Posts tagged “Managing People”

According to CIPD research, 90% of HR people surveyed said they had witnessed people coming to work when they really should have stayed at home because of illness. 
 
It has earned its own name – “Presenteeism”. But is it really a problem? 
 
Surely the point of a good absence management process is to make people think hard about taking time off sick, and to encourage them to come to work if they are able? To reduce overall absences. And if that means people come to work when they might have taken the day off, that’s all for the good…isn’t it? 
How often do you have 1:1 discussions with your team about their performance?  
 
Here's why you really should make the time.  
Virtually every organisation has a list of behaviours that are considered to be “gross misconduct”. 
 
Gross misconduct is something considered so serious that it strikes at the heart of the contract of employment, and effectively tears it up. So serious that an employee can be dismissed, without warning or notice, even for a first offence. 
 
So here’s a question for you. 
Managers often ask me what the secret is to improving employee performance. Usually, I imagine, in the hope that there is something about the employee that can be "fixed". Sometimes those managers are surprised to find out that the answer may be a bit closer to home! Here are 5 mistakes people managers regularly make, that can have a serious impact on employee motivation and performance. 
How many hours have you spent in unproductive meetings this week? 
 
A YouGov poll in 2015 suggested that 49% of UK employees waste time in meetings every week, with distracted employees, waffling, lack of agenda and failing to reach decisions being particular bugbears. Here are a few of our top tips for more effective meetings.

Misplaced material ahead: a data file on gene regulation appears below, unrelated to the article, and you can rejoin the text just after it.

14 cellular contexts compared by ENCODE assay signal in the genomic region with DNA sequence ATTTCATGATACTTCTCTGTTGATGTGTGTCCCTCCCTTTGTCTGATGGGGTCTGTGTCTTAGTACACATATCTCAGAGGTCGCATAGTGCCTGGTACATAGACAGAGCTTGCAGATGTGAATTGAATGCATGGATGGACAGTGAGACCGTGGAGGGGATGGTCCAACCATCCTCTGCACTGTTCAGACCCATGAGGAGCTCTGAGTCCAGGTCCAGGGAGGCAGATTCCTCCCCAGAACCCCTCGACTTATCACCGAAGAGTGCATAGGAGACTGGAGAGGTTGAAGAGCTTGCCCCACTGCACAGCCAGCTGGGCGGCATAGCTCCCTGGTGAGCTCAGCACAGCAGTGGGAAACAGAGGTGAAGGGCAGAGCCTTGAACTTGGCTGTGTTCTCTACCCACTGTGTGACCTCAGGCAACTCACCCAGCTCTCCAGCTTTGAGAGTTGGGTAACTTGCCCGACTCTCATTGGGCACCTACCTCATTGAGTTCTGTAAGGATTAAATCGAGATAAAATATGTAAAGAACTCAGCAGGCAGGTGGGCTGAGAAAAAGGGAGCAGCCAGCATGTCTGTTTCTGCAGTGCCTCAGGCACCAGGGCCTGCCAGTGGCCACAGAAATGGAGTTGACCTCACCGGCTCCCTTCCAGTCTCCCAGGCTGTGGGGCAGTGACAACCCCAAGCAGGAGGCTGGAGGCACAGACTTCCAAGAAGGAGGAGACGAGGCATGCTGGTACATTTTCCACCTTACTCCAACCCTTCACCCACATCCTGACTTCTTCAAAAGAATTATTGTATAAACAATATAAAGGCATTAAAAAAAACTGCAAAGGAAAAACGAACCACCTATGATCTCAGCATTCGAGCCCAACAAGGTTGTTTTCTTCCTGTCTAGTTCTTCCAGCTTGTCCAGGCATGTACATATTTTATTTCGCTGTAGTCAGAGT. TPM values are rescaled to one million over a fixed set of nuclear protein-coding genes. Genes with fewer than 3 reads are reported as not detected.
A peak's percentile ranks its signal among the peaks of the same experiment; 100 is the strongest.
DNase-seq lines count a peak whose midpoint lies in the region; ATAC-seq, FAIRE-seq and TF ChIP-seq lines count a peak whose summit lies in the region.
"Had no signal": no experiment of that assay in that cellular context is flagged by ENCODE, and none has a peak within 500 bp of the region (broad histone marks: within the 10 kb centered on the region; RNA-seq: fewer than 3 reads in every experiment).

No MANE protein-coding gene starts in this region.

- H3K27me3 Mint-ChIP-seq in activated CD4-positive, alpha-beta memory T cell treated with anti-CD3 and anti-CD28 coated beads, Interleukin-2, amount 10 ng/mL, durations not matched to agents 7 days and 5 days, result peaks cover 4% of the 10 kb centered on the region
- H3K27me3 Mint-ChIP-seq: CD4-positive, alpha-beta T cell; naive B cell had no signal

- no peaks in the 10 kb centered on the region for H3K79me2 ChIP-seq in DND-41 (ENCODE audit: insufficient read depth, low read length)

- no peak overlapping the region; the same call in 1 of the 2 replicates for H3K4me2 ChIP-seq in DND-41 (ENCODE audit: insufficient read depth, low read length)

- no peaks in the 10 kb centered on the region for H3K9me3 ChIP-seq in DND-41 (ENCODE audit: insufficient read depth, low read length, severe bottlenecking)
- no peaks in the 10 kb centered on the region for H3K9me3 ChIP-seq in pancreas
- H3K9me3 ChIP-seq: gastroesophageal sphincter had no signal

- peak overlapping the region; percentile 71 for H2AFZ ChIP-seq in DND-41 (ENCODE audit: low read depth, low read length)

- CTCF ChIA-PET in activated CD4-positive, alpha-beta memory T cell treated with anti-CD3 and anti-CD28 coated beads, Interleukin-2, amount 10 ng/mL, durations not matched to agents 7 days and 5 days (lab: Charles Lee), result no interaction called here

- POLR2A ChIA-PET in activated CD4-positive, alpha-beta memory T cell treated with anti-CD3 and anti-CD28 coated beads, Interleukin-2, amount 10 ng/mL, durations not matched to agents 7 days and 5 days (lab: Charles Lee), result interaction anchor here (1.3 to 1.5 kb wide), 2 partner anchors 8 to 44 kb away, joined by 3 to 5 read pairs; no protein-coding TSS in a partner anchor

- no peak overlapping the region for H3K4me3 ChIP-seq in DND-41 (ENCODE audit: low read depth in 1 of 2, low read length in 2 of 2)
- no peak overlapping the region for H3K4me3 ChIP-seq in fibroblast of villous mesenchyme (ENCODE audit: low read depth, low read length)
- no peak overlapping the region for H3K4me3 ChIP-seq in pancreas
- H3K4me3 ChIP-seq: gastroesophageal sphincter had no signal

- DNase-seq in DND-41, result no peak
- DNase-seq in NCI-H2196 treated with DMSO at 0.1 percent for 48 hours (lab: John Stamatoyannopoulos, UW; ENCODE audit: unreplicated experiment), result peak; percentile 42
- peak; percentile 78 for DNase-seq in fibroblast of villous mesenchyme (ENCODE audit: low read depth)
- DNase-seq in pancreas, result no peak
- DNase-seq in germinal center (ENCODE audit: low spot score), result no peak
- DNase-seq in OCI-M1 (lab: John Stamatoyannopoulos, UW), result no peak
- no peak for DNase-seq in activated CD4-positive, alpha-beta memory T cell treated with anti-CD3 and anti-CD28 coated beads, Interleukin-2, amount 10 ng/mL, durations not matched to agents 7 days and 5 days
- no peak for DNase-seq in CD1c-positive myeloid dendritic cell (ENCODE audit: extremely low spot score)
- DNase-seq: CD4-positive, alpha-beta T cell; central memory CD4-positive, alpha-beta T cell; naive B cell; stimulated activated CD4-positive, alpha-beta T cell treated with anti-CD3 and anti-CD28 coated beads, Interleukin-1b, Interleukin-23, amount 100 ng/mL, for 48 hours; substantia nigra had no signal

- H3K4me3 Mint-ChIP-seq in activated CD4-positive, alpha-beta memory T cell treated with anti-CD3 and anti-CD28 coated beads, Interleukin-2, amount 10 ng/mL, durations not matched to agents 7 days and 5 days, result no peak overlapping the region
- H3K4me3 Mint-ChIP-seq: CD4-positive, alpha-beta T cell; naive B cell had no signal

Joe’s wife has cancer. She has frequent hospital appointments and days when she feels so ill she needs someone at home to care for her, change her clothes and bedding, and help her stay clean and hydrated. Joe has no idea whether the treatment will be successful, or how he will support his wife and children if he loses his job. 
 
What makes the difference between a workplace you want to stay in, and a workplace you can’t wait to leave? 
 
You might think that money and perks can make a bad job bearable, but most motivation theories tell us that financial benefits are only a short-term motivator. 
Does your organisation have a long hours culture? According to the TUC, the number of workers in the East Midlands who are regularly working more than 48 hours a week has risen by 18% since 2010. And this week the CIPD issued their 2015 Absence Management Survey which found that 31% of employers (and particularly those with long hours cultures) have seen an increase in ‘presenteeism’ - people coming to work when they are genuinely unwell due to fear their job may be at risk if they take time off. 
You’ve stayed late at work to finish an important task in time for a major deadline. You’ve been working long hours all week to make sure the work is completed properly, alongside your “day job”. As the last action is completed, you feel the most amazing sense of relief and achievement. You’ve done it. Against all the odds, you have succeeded. 
 
You walk over to your manager’s desk to share the happy news. And your manager says...nothing. 
Do you have a parent or grandparent still alive? Or a partner or sibling? What will happen if one of your loved ones becomes too ill or frail to look after themselves? 
 
Until it happens, most of us would probably prefer not to think about it. But imagine for a moment that one day, your previously independent relative can’t get out of bed unaided, or walk to the bathroom alone, or prepare a meal. Perhaps they are unsteady on their feet, and at risk of a fall. Perhaps their condition, or the medication used to treat it, makes them confused and forgetful. They are likely to need transporting to medical appointments, and help with day-to-day tasks such as shopping, cleaning and paying their bills. 
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